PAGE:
A START-UP company which has combined the recent trends of marketing ugly, surplus produce with boxed home delivery is looking for farmers to partner with.
Good & Fugly takes wonky, quirky, and misshaped fruit and vegetables and delivers curated seasonal boxes fresh to consumers' doors.
Every box is filled with fresh, seasonal produce direct from farmers.
What's in the boxes varies from week to week but the business aims to include staples like potatoes, onions, and leafy greens in every order.
Its deliveries are rapidly expanding across the greater Sydney region and consumers across Australia are being encouraged to register their interest via the website (www.goodandfugly.com.au) in order to gauge where to expand to next.
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According to Good & Fugly, its aim is to make saving the planet affordable, convenient, and delicious.
The idea comes off the back of statistics showing up to 25 per cent of all Australian produce does not leave the farm, and 30pc of all the world's farmland is used to produce wasted food.
Good & Fugly founder Richard Tourino said the goal is to make the company a nationwide offering.
"We can see the waste issue and we know consumers are keen to make a positive impact by jumping on board the fugly revolution," Mr Tourino said.
"We're also encouraging farmers to get in touch with us so their quirky, misshaped produce doesn't go to waste."
A small fruit and vegetables box sells for $39 (including delivery) and feeds up to two people for four to five days.
A large box sells for $59 and feeds up to five people for four to five days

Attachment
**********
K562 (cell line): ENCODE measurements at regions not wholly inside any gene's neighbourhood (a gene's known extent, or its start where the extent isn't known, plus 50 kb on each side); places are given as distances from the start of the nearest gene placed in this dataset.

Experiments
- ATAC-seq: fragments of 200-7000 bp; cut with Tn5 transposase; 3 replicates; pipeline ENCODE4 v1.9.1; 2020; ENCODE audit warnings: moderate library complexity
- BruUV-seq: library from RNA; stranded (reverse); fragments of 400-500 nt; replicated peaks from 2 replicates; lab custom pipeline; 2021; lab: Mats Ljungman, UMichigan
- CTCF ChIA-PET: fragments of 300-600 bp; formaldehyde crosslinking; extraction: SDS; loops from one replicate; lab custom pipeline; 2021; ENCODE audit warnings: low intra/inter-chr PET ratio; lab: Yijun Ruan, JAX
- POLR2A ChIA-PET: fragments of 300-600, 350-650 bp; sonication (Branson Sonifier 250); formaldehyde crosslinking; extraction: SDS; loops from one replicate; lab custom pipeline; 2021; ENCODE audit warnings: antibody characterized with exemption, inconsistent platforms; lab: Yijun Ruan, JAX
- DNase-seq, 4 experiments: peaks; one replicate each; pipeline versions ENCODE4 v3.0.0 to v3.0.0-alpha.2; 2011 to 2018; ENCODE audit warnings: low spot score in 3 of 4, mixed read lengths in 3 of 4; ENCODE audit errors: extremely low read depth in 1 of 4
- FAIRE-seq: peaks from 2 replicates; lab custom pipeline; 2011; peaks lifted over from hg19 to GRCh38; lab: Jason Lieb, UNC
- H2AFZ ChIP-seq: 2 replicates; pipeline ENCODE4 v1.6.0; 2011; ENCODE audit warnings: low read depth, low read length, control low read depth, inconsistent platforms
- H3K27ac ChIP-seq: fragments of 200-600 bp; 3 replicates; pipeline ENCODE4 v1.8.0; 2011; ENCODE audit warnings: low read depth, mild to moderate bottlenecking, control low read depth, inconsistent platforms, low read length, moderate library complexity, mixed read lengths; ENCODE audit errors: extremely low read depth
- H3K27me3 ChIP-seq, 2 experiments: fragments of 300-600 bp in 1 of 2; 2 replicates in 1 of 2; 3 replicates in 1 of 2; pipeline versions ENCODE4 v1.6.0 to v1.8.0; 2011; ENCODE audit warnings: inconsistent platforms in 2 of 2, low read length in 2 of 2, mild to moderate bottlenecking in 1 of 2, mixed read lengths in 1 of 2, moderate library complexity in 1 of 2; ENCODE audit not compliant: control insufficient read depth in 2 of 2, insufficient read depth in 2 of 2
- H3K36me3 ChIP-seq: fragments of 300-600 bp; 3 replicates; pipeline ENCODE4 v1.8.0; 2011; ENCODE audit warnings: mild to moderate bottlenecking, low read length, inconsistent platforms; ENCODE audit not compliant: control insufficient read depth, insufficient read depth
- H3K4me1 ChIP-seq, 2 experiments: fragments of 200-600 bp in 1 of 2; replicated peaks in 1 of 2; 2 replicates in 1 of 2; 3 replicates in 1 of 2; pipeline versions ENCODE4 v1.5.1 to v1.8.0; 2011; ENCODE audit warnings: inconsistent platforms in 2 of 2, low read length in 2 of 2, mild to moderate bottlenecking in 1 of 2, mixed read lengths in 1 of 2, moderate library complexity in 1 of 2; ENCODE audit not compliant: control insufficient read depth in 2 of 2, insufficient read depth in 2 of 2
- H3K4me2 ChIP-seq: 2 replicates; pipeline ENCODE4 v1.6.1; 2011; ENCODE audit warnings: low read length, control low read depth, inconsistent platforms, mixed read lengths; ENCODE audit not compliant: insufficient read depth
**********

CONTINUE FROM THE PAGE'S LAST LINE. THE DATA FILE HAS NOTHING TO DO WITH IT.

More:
Clinical nutritionist Cailie Ford has given her support to the business.
"I was raised in country Queensland and have a thing about waste," Ms Ford said.
"What I love about Good & Fugly is that they're fighting waste and delivering value in a way that can change eating habits for the better, quite easily.
"Each box has so many possibilities from quick snacks for the kids to more complex dishes.
"And each box brings fun back to the kitchen. Making cooking and eating enjoyable is so important for healthy habits at home."
The business has also caught the eye of NSW Circular, a NSW government-funded body pushing a circular economy.
NSW Circular chief executive officer Lisa McLean said most people would not know that a quarter of fruit and veggie produce never leaves the farm simply because it is considered "ugly".
"It tastes great and people want to eat it but this narrow view of quality food is contributing to unnecessary and significant wastage," Ms McLean said.
"In fact, 3pc of Australia's carbon emissions come from organic waste - so it's fantastic to see programs like Good & Fugly unlocking delicious new produce markets, while reducing waste and carbon emissions."
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